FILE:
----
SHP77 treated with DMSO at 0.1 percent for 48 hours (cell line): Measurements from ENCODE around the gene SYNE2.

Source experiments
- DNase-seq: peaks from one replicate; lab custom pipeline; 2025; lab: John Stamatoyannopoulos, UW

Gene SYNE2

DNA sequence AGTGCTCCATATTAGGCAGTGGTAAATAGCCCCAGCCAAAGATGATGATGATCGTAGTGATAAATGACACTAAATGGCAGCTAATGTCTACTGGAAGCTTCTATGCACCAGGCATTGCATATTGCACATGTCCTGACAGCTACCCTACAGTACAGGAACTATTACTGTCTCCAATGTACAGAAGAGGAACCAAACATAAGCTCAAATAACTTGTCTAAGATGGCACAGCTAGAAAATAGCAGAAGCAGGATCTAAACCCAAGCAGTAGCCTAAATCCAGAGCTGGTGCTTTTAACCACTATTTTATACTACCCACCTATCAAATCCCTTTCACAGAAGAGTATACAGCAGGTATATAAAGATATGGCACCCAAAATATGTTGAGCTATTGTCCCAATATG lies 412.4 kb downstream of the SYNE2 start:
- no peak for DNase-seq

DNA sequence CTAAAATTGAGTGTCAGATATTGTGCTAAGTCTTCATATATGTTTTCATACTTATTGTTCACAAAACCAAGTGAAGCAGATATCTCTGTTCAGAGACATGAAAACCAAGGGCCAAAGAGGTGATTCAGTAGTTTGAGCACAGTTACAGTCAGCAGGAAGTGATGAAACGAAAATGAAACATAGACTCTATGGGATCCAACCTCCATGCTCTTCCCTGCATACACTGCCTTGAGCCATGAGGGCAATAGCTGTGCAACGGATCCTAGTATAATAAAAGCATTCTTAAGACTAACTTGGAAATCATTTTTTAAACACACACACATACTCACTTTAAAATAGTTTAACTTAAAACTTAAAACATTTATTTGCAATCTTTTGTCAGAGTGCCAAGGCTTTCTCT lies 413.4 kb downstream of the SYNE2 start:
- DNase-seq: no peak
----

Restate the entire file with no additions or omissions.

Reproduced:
SHP77 treated with DMSO at 0.1 percent for 48 hours (cell line): Measurements from ENCODE around the gene SYNE2.

Source experiments
- DNase-seq: peaks from one replicate; lab custom pipeline; 2025; lab: John Stamatoyannopoulos, UW

Gene SYNE2

DNA sequence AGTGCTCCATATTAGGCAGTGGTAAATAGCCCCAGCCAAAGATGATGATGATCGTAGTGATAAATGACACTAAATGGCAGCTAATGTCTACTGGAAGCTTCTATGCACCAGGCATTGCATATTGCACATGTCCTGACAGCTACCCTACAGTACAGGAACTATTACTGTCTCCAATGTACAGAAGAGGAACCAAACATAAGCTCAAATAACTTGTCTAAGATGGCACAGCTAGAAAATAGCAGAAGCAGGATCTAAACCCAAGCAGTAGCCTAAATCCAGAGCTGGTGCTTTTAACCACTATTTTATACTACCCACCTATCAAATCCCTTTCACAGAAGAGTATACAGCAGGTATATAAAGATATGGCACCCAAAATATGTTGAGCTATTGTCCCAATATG lies 412.4 kb downstream of the SYNE2 start:
- no peak for DNase-seq

DNA sequence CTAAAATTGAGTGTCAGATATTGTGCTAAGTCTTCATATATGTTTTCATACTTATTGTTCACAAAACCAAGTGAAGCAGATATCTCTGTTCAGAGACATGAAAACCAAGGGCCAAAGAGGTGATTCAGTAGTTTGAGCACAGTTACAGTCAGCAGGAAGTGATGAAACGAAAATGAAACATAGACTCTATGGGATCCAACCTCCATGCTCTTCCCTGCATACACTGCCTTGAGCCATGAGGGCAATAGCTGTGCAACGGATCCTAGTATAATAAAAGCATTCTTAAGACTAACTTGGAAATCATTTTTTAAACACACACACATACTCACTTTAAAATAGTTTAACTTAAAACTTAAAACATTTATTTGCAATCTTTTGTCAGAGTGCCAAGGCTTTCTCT lies 413.4 kb downstream of the SYNE2 start:
- DNase-seq: no peak